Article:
Isobel smiled sweetly at the maid holding her morning dress out for approval, “No.”
The maid darted a scared look between the princess and her disapproving governess.
“Your Highness, you must be suitably outfitted for your first meeting with your fiancé.”
“And I will be, but since he’s not arriving until mid-afternoon and I’m not to meet him until dinner. There is no point me flouncing about in a scratchy, over-decorated barrel of lace all morning when there’s no one to see the spectacle.”
She walked over to her wardrobe and pulled the doors open. The maid squawked and rushed over to save the dresses now being energetically rummaged through.
“This will do nicely, and will be simple to change out of come the afternoon, so we have plenty of time to spend on this evening’s outfit.”
The maid looked at the simple blue dress doubtfully but the governess gave her agreement, albeit reluctantly.
“Very well, it appears you have put some thought into this for a change, you may wear your preferred outfit for your morning walk.”
Isobel swallowed the sarcasm, managing to make her, “Thank you Mistress Goulsham” almost sound sincere.
Clothed, and with her hair put up in a simple style that would be easy to transform later, Isobel skipped down the stairs to breakfast, her governess trailing smoothly behind her like a grey, disapproving balloon on a string.
Her guardians looked up as she entered the room, “Good morning Your Highness.”
Lady Dryart frowned, “That’s not the dress I directed for wear this morning.”
“Oh Lady Dryart, it was such a lovely dress, I didn’t want to waste it on a morning alone. I’d far rather wear it when there’s someone to admire the intricate decoration.”
She caught Mistress Goulsham’s minute eye roll from the corner of hers and suppressed a smile. Her governess followed Her Ladyships orders but it didn’t mean she always agreed with them.
Isobel sat, and a footman served her preferred breakfast of porridge with honey and a cup of coffee.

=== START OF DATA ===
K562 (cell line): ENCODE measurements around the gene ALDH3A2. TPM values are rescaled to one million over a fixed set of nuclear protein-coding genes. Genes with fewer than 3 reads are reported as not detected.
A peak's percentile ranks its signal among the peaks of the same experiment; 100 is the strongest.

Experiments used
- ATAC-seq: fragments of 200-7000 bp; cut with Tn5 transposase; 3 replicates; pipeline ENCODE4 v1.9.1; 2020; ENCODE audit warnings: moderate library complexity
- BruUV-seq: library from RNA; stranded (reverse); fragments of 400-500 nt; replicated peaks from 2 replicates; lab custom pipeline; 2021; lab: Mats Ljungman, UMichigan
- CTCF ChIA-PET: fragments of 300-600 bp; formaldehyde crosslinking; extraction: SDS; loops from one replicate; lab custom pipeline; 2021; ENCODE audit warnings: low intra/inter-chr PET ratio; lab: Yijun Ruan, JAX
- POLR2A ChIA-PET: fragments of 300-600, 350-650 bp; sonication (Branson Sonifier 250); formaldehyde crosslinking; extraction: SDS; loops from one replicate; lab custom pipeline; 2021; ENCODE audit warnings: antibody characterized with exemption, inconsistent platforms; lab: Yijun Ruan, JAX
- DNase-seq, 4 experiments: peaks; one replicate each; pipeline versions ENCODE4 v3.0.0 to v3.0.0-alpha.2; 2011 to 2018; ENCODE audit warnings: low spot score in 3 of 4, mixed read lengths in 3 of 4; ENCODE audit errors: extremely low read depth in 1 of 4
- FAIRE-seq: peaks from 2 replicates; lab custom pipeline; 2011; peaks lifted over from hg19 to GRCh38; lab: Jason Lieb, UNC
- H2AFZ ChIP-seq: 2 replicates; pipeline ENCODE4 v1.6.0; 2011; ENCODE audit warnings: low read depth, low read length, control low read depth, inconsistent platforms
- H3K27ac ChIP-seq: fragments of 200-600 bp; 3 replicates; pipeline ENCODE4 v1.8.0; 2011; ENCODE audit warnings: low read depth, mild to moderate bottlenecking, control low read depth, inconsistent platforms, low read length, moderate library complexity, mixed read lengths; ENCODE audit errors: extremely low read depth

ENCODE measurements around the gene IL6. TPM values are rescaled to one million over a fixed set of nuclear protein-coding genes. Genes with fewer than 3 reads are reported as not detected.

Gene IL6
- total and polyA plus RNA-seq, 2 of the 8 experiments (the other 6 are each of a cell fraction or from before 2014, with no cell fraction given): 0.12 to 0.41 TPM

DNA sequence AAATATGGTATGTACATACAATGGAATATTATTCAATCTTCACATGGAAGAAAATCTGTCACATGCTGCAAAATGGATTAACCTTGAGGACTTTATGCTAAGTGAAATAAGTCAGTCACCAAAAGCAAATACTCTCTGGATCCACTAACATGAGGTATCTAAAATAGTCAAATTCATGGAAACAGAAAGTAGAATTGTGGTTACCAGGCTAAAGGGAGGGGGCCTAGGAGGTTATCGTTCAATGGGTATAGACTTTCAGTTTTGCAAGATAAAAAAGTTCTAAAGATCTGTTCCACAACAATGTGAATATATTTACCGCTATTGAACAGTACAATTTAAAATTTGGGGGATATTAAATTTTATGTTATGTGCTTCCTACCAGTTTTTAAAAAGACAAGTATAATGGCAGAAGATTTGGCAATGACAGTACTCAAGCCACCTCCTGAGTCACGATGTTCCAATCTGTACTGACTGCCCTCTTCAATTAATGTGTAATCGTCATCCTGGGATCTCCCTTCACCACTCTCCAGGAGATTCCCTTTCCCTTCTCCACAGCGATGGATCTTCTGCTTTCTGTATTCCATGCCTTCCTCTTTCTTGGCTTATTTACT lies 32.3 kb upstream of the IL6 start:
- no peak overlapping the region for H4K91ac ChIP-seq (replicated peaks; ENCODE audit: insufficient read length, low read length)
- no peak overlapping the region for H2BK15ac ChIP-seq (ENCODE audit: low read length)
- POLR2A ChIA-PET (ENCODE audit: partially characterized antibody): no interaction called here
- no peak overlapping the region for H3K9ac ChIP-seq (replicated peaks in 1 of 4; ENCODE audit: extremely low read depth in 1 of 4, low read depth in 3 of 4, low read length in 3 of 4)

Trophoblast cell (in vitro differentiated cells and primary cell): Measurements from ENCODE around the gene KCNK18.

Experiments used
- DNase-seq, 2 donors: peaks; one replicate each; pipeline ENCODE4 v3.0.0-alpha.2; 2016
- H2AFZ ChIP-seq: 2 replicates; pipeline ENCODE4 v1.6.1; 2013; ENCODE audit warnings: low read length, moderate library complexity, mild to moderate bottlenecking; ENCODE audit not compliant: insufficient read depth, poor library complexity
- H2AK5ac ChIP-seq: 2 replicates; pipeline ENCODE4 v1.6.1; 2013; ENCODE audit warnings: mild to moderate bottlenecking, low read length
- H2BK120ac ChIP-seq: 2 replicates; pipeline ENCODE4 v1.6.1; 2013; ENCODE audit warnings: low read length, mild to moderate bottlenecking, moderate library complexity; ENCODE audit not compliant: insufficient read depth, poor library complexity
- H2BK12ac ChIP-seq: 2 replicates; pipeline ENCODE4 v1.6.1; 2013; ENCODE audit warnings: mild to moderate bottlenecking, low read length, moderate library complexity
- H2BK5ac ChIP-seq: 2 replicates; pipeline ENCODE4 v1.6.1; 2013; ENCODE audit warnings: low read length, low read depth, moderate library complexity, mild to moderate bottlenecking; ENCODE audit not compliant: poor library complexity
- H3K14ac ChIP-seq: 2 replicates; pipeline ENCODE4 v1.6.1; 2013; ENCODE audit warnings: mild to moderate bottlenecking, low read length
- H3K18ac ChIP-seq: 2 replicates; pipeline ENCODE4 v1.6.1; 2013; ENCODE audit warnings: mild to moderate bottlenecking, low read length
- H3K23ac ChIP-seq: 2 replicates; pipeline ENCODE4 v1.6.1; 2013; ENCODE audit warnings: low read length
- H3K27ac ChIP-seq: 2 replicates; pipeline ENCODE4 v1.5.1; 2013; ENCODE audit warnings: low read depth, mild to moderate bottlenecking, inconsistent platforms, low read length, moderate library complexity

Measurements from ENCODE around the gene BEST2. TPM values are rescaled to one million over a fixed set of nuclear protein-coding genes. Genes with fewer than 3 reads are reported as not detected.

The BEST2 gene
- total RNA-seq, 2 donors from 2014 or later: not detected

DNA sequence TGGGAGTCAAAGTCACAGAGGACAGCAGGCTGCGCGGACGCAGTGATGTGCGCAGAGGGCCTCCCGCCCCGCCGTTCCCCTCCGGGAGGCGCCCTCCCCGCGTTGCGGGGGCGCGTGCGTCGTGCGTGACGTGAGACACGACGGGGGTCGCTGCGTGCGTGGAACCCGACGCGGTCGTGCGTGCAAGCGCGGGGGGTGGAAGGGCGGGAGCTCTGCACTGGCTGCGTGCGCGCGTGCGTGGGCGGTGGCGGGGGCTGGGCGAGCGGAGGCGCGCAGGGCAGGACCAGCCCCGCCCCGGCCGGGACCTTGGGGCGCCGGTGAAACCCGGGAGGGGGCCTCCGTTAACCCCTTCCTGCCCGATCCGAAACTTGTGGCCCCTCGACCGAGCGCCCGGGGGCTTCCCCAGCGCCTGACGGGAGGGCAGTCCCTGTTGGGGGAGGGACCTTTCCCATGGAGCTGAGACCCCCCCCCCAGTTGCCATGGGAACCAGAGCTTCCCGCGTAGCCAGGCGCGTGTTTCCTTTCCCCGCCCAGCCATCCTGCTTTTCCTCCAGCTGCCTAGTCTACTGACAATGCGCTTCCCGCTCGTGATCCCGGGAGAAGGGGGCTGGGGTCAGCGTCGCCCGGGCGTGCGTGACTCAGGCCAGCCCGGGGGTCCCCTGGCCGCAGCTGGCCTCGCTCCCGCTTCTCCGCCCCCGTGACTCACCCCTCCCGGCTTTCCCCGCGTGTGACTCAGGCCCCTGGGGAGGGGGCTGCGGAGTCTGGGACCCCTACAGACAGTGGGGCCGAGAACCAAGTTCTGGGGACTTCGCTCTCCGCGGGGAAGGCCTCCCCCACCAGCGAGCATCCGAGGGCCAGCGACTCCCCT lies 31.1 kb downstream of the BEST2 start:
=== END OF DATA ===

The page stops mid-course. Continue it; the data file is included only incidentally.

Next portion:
“And what are your plans for this morning Your Highness?”
Lord Dryart gave her a kindly smile that didn’t reach past his lips.
“Some music practice, and then embroidery and a turn in the gardens. In fact, I may even take my embroidery out there. The flowers next to the folly are in full bloom and I’ll be able to copy them while keeping my complexion protected and out of the sun.”
Mistress Goulsham frowned. Isobel taking that for the warning it was, gave Lord Dryart her prettiest and most empty-headed smile.
“I’m sorry, I’m so excited about meeting my fiancé this evening, I want to be sure I’m looking my best.”
“Should you be out in the garden at all in that case?”
Isobel held her breath but her unlikely ally came to her rescue.
“Most assuredly Lord Dryart. Provided she doesn’t over exert herself, or catch the sun, Her Highness always looks her best after time outdoors and we all know how important it is for her to make a good impression this evening.”
Lord and Lady Dryart looked at each other, then away.
Lord Dryart returned to his paper with a muttered, “Just so.”
The remainder of breakfast was conducted in relative quiet and Isobel escaped on the excuse of the music room as quickly as she could.
Mistress Goulsham was not musically inclined, and left Isobel to practice as she saw fit. She forced herself to focus on scales, then suitably light, pretty pieces as may charm her erstwhile fiancé for an hour before shutting the lid of the pianoforte and calling for a maid.
“Could you please fetch my embroidery box from the blue parlour and my cloak? I want to sew in the folly. In fact, could you arrange for lunch to be sent out there as well?”
The maid glanced out of the window, assessing the weather, then curtsied and bustled off.
Isobel waited in the hallway, idly practicing dance steps until the maid returned and helped her on with the cloak.
“Thank you. Now I can take the box from you as well, or are you under orders to see me safely under shade?”
The maid gave her a reluctant smile, “Well I am under orders Your Highness, but if I accompany you as far as the turn past the kitchen garden, I’ll be able to see you properly underway.”
“And you can return by way of the kitchen gardens and your handsome gardener, very good thinking.”
The maid blushed, and smiled, then glanced around at the sound of a footstep, straightening and ushering Isobel out of the door to the formal gardens as the butler emerged from the kitchen area.
Once outside, the maid dropped back, to walk two steps behind the princess, embroidery box carefully held in front of her.
They walked slowly along the house frontage, then around the corner to where the kitchen gardens jutted out onto the side lawn. As they walked along the tall, vine-covered wall, the maid took a quick step forward.
“I forgot to mention Your Highness, the groundsmen have been working on the orchard for much of this week, so have been a mite neglectful of some of the gardens. Please do be careful of any overgrown shrubs or unattended doors.”
Isobel caught a breath, then schooled her face into her usual sweet smile, “Oh thank you, I will take the utmost care.”
“Maybe I should come all the way with you.”
“You think they’re watching from the back as well?”
“Almost certain on such an important day. I needn’t stay once you’re there and settled after all. You can always send me back in for tea.”
“You’re so sensible. This is why we need women in the army, they make the best strategists.”
The maid giggled, then stepped back to the appropriate distance and they continued their walk to the folly.